Policy & Lobbying
Deer Stalking
Deer Stalking, as well as being a key discipline in deer management, also plays a significant role in Country Sports tourism in Scotland. Deer are sustainably managed by landowners and estates across Scotland as a valued resource. In the uplands, red deer management is coordinated through Deer Management Groups (DMGs) who collaborate to manage the deer in their area. These DMGs belong to the  Association of Deer Management Groups  (ADMG) with whom Scottish Land & Estates work closely on deer issues.

Good practice in deer management is vital and Scottish Land & Estates supports the industry led Best Practice Guidance.

Scottish Land & Estates strongly supports the existing voluntary approach to demonstrating competence in deer stalking and management. However the Wildlife and Natural Environment (Scotland) Act 2011 included a reserved power for Ministers to introduce regulation of persons who shoot deer in Scotland. This would be achieved by secondary legislation after full consultation with the sector and would create a register of persons competent to shoot deer as well as setting out criteria for competence.  A person would be prohibited from shooting deer unless he/she was registered or supervised by a registered person.

Legislative intervention in deer competency was opposed by many within the deer sector including Scottish Land & Estates.  As a result the Government agreed to allow a period for the sector to formalise a voluntary competency scheme. A review of competency is to be carried out if the regulations referred to above have not been made by 1 April 2014. Scottish Land & Estates is therefore working with other deer organisations to achieve a satisfactory voluntary deer competency scheme. It is expected that the sector will be able to demonstrate substantial progress by 1 April 2014, thus avoiding further regulation.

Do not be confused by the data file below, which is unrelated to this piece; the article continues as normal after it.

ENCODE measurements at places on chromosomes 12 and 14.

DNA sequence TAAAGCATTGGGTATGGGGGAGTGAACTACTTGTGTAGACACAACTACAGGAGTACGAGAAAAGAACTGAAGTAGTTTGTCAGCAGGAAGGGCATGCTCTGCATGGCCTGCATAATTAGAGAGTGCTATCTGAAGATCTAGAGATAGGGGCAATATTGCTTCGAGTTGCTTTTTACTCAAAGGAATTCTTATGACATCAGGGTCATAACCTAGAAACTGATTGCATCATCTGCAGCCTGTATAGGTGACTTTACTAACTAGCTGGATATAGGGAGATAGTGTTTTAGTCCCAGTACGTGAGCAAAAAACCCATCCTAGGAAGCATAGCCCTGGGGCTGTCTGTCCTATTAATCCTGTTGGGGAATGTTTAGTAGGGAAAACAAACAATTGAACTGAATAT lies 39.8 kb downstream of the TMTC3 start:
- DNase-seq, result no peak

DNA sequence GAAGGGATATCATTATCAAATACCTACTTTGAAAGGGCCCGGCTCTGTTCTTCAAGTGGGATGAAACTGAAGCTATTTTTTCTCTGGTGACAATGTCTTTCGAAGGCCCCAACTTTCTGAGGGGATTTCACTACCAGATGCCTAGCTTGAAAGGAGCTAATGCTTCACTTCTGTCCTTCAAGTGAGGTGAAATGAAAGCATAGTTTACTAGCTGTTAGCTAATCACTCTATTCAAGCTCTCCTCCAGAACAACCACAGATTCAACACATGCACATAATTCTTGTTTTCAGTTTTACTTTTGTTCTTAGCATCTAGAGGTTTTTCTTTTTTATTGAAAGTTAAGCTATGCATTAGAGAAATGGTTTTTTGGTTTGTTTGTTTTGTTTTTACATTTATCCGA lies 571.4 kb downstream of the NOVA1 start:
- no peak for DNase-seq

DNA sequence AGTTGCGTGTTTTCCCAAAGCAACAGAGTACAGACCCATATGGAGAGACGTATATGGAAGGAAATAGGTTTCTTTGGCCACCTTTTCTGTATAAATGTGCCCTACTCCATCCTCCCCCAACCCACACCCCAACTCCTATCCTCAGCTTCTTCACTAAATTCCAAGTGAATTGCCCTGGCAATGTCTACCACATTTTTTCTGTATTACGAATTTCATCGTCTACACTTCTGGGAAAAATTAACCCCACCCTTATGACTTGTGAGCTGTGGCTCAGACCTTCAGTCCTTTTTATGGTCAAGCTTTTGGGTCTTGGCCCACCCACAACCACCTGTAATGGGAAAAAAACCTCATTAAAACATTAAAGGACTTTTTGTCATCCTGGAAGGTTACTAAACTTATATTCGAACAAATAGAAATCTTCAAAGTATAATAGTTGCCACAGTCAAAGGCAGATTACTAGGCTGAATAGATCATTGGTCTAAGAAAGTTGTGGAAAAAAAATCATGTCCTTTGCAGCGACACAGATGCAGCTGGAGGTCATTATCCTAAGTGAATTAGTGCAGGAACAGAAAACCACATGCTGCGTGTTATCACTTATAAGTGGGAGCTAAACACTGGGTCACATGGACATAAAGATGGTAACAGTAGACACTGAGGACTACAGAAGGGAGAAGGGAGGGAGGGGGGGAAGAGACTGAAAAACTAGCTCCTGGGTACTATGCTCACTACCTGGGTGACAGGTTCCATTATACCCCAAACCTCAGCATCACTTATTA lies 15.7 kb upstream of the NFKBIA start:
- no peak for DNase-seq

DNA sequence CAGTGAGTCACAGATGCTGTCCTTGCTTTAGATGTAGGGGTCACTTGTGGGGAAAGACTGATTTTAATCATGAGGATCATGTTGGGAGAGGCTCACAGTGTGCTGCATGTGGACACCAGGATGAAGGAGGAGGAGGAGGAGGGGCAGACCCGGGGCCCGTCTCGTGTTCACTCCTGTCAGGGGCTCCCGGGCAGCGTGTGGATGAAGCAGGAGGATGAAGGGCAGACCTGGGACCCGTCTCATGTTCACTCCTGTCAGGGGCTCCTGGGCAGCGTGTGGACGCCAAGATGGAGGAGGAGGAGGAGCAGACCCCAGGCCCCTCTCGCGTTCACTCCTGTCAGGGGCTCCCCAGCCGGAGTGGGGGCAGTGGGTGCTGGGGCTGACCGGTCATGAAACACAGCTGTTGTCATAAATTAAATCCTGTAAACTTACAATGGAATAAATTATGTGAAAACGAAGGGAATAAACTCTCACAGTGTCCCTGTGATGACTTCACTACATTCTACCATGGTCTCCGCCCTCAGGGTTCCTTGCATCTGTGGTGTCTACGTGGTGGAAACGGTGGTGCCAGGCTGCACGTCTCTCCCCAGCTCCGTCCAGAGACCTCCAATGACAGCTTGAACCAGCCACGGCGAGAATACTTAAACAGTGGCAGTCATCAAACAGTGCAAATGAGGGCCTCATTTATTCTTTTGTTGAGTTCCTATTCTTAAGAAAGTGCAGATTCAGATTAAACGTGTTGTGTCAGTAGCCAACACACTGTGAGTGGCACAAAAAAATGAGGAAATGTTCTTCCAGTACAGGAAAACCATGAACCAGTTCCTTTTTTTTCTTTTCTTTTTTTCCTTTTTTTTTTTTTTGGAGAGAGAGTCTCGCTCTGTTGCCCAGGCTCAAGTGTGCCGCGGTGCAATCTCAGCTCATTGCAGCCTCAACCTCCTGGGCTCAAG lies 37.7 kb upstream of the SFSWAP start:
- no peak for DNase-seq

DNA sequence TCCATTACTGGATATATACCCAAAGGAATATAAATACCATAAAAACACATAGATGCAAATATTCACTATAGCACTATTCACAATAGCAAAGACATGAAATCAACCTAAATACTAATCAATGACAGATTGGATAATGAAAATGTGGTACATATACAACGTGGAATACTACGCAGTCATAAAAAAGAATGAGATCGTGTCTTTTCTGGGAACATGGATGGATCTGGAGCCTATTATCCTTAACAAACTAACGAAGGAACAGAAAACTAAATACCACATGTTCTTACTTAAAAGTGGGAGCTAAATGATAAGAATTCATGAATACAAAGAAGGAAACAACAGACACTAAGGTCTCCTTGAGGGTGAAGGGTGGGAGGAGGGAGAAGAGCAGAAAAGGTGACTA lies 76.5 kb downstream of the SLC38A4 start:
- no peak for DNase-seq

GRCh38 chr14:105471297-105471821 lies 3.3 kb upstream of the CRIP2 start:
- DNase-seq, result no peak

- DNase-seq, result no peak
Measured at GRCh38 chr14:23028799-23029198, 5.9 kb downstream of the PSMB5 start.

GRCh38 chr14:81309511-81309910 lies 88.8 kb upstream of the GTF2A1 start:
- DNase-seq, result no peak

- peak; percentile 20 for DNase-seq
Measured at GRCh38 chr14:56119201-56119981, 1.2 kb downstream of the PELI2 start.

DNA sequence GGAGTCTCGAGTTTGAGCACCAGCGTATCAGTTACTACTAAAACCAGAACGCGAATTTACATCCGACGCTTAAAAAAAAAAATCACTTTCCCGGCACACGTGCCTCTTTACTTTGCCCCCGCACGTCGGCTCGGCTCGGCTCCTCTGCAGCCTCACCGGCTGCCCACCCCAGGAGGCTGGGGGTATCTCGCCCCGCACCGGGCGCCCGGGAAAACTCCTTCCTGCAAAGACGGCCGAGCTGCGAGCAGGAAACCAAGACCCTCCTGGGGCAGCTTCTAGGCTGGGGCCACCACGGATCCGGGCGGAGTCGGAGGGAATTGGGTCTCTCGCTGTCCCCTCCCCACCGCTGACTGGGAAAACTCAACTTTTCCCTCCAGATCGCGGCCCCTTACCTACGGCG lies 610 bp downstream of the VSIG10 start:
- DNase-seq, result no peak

Scottish Land & Estates and the other organisations representing the deer sector have come together to form a Deer Sector Competence Working Group to promote voluntary competence. The group has agreed that the required standard of competence is met by Deer Stalking Certificate 1 (DSC1) and equivalent qualifications.

If you shoot deer unaccompanied in Scotland, whether for sport or to protect your forestry or crops, you are urged to get qualified before 1 April 2014 so that the Working Group can make the stongest argument to government that further regulation is unwarranted.

The training and assessment is straightforward so contact one of the training providers below for details of existing valid qualifications, training or assessment:-

For further information on what is required for DSC Level 1 and for contact points for training and assessment please refer to the Deer Management Qualifications Ltd website:- http://www.dmq.org.uk/assessmentcentres.htm

Further information is available from SNH on Deer Management.

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